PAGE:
Del Mar’s new Civic Center resolves this Southern California village’s longstanding need for a centralized venue where people can come together to celebrate community and exercise civic engagement.
Client City of Del Mar
Size 68,000 SF
Standing on the terrace of Del Mar Civic Center can be likened to a spiritual experience. Extensive views of the Pacific Ocean inundate the eyes, and the scent of sage and star jasmine drifts through the air bringing calm and serenity to anyone who breathes it. Surprisingly, this is not a private property, but a public place welcome to all. Here, city and citizenry come together in a building that unites the elemental parts of community: administration, recreation, and most importantly, identity, while doing so in a manner that embraces the natural conditions of Del Mar, and providing much needed community space and parking.
Prior to this development, Del Mar’s public activities were scattered throughout the city, often occurring in private-sector spaces. The new Civic Center consolidates primary public functions in one location and places them at the heart of the coastal town.
Located on a 1.5-acre property adjacent to Camino Del Mar, the town’s main thoroughfare, the Civic Center functions as a series of interconnected structures, courtyards and terraces and open spaces that follow the contours of the site, while preserving spectacular views of the Pacific Ocean. The complex includes a 3,000-square-foot Town Hall, a 9,000-square-foot City Hall, a 20,000-square-foot Town Commons, as well as parking for 140 vehicles, most of which is discretely tucked below the complex. The majority of the site is dedicated to public open space with planted gardens, active and passive courtyards, and an area for the community farmer’s market.
The Civic Center’s design is derived from its local context: residential in scale and built using warm, natural materials, such as wood and colored concrete inspired by the sandstone bluffs below. The shape and massing of the Center take direction from other beloved buildings in the neighborhood, like St. Peters Church, for example. The horizontal low rooflines, the cupola overhang, and the use of green spaces provide an aesthetic consistency, and assure residents of Del Mar that the new center will feel distinctly of Del Mar.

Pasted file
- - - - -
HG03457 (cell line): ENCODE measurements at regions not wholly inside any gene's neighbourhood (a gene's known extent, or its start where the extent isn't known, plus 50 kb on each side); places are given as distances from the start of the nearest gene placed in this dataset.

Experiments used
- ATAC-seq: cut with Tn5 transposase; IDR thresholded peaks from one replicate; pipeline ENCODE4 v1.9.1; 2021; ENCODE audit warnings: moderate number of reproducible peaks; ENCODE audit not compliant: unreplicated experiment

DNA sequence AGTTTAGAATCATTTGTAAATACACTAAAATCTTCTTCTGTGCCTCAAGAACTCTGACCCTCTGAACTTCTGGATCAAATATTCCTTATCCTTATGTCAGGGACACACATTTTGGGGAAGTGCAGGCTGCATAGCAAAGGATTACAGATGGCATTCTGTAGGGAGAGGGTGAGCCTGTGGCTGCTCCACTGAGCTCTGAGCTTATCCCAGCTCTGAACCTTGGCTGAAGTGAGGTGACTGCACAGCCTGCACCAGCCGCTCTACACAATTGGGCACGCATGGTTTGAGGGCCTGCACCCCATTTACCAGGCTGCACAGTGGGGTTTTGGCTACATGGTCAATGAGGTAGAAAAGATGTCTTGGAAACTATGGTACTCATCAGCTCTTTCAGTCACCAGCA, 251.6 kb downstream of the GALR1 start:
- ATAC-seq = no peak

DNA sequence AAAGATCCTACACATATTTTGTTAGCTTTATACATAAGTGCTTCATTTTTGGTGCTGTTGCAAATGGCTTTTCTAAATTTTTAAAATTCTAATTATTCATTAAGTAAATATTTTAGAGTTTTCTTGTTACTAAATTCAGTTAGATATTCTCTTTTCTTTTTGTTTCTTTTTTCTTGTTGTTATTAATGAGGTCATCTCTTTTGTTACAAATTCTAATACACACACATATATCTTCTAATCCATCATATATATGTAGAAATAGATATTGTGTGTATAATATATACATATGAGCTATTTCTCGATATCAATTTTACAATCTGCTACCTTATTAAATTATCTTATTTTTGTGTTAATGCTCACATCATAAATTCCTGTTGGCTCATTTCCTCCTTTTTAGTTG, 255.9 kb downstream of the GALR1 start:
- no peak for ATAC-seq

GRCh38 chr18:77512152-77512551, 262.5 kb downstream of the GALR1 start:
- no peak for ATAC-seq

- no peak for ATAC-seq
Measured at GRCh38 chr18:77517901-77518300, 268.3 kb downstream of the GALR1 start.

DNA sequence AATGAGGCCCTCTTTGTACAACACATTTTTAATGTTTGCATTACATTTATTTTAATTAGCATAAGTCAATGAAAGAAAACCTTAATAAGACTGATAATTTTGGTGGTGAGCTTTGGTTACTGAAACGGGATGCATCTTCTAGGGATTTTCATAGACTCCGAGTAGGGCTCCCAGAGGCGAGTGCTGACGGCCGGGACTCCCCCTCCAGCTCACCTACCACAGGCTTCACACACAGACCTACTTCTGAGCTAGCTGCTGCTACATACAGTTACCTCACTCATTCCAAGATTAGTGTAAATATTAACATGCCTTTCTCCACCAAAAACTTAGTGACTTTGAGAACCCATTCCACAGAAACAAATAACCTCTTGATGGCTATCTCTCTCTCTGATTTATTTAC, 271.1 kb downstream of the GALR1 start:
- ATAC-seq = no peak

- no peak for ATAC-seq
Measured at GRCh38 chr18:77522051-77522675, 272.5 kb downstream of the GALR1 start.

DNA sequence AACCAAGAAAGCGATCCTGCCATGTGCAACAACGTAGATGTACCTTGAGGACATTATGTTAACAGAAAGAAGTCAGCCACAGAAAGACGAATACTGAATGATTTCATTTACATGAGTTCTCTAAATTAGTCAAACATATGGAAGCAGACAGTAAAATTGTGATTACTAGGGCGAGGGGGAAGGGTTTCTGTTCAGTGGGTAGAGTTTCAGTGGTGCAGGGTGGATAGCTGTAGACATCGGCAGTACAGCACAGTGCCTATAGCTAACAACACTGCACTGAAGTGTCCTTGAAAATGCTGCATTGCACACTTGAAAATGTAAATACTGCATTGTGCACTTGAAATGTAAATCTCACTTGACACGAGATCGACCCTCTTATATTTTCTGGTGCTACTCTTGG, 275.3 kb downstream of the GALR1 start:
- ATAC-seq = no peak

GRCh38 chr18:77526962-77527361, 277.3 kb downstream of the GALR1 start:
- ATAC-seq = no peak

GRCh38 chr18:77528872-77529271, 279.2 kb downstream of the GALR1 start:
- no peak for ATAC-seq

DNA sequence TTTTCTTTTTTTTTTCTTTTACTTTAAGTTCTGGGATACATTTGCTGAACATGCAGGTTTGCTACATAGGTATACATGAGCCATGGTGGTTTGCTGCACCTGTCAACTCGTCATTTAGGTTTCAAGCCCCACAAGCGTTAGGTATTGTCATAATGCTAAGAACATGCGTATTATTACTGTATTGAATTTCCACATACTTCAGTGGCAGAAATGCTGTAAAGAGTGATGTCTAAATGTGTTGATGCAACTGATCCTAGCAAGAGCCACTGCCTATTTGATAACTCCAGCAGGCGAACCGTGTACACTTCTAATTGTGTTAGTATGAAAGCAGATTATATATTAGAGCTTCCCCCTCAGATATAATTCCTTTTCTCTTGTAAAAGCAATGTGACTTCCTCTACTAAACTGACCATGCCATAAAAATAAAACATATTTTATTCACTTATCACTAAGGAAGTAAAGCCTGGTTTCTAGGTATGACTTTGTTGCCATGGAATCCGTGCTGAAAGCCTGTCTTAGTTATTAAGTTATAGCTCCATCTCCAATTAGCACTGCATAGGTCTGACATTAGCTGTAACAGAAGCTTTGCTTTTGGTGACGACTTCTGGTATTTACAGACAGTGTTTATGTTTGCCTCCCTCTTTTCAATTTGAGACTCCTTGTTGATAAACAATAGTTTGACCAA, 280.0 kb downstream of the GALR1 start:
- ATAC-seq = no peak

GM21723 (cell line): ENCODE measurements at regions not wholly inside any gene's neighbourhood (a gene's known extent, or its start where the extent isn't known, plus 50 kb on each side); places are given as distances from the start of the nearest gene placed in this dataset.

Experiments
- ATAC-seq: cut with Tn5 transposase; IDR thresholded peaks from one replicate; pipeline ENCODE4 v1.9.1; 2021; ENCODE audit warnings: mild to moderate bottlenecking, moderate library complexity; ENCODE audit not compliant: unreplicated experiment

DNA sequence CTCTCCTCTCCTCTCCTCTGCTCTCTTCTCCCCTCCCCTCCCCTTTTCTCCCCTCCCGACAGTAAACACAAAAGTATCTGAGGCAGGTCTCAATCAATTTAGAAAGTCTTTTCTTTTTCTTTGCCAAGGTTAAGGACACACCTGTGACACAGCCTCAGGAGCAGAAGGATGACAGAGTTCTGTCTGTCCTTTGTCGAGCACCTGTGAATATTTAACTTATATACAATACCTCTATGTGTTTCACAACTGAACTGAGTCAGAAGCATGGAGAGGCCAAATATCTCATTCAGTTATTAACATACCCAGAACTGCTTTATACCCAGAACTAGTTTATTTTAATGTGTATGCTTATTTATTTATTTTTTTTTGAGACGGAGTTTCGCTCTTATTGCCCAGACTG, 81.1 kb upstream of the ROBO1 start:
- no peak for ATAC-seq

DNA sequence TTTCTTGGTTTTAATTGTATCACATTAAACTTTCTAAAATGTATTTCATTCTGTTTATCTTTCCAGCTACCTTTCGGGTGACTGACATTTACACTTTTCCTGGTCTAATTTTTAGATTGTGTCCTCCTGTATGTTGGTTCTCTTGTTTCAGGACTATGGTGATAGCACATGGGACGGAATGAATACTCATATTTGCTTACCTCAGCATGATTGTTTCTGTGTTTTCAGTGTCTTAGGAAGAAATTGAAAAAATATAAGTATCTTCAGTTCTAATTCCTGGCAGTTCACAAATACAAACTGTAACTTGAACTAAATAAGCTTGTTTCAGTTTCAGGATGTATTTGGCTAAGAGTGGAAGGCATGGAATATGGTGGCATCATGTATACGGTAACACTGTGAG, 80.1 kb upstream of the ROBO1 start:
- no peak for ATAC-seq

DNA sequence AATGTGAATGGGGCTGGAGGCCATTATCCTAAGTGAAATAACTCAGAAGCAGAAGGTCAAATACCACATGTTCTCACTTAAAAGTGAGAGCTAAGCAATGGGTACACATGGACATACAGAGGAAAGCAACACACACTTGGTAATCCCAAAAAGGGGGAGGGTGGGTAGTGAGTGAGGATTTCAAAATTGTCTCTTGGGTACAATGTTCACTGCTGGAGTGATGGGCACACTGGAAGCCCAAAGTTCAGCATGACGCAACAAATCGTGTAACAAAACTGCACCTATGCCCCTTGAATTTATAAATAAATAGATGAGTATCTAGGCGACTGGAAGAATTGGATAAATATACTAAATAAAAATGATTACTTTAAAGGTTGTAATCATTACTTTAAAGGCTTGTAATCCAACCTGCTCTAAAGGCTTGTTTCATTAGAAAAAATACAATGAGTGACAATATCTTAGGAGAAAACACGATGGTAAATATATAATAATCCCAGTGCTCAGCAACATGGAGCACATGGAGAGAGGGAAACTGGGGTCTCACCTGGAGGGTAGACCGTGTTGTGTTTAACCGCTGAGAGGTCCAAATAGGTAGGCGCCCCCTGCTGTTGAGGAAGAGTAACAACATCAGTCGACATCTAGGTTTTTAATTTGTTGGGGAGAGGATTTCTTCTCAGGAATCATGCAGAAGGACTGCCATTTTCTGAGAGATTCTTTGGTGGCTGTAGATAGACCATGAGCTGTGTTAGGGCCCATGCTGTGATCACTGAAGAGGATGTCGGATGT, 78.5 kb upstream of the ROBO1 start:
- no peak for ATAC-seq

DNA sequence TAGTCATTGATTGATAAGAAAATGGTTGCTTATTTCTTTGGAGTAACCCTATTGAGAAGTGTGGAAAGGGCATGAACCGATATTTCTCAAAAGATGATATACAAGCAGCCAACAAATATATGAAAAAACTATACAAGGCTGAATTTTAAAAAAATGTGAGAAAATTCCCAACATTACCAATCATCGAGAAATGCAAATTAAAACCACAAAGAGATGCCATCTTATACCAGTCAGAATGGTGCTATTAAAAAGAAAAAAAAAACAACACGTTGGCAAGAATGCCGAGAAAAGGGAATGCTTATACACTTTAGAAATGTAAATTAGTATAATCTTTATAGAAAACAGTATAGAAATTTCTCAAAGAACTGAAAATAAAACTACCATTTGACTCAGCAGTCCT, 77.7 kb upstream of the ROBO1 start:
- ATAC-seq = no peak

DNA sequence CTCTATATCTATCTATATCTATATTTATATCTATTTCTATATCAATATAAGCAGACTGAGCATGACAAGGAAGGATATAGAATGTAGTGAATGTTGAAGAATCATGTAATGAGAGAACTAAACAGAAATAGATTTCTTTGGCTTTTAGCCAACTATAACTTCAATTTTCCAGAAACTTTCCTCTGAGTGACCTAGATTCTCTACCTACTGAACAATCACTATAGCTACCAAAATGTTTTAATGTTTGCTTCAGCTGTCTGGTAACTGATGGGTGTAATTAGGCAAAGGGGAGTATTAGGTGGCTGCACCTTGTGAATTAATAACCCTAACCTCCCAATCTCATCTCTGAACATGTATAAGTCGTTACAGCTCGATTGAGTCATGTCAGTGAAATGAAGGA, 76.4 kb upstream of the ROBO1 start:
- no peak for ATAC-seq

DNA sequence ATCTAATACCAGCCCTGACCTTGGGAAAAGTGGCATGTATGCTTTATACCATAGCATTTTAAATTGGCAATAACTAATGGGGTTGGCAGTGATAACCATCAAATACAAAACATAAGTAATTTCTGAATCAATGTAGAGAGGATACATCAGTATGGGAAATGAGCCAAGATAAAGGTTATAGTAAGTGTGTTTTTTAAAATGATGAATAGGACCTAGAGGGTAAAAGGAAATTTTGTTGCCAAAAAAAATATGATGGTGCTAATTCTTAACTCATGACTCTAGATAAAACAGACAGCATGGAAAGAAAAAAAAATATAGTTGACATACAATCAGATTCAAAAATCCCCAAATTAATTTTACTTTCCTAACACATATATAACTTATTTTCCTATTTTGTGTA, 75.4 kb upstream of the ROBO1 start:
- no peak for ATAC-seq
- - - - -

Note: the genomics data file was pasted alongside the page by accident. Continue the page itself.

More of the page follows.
Spaces flow from one to another, as well as from inside to outside, like a set of family beachside cottages. The landscape showcases native and drought tolerant plants, including Torrey pines that have defined the area for generations. Careful placement of new pines—noted for their significant loss of needles and cones—will minimize maintenance and ensure their long-term care and survival.
Town Hall, the community meeting space, is symbolically pulled to the edge of the site to reinforce the public nature of the complex. Low slung in stature, the interior is open and features exposed wood beams, which take their inspiration from the needles and branches of the region’s Torrey pine. A cupola tops the space and, paired with operable clerestory windows, provides natural ventilation. The area’s mild climate means that the complex essentially functions off-the-grid (the complex was designed for net zero operations). Passive ventilation provides cooling (windows are programmed to open when appropriate). Site water is captured for reuse. A rooftop solar array and battery system meet approximately 75 percent of the Center’s electrical demand.
City Hall is composed of two primary spaces—city council chambers and administrative offices—that are connected by an enclosed breezeway. But because the design was also intended to demystify the activities of politicians, and to make the governmental process transparent, the breezeway enables passers-by to look in, and passively participate in the civic process. It also ensures that the Civic Center be a part of many residents’ everyday commute, and doesn’t restrict attendance to just those directly using the building.
Decades in the making, the Del Mar Civic Center is, at its core, an expression of place and civic commitment. With its emphasis on indoor and outdoor public gathering spaces, the modest yet considered complex strives to be a good neighbor in this landscape of human-scaled spaces and well-loved nature.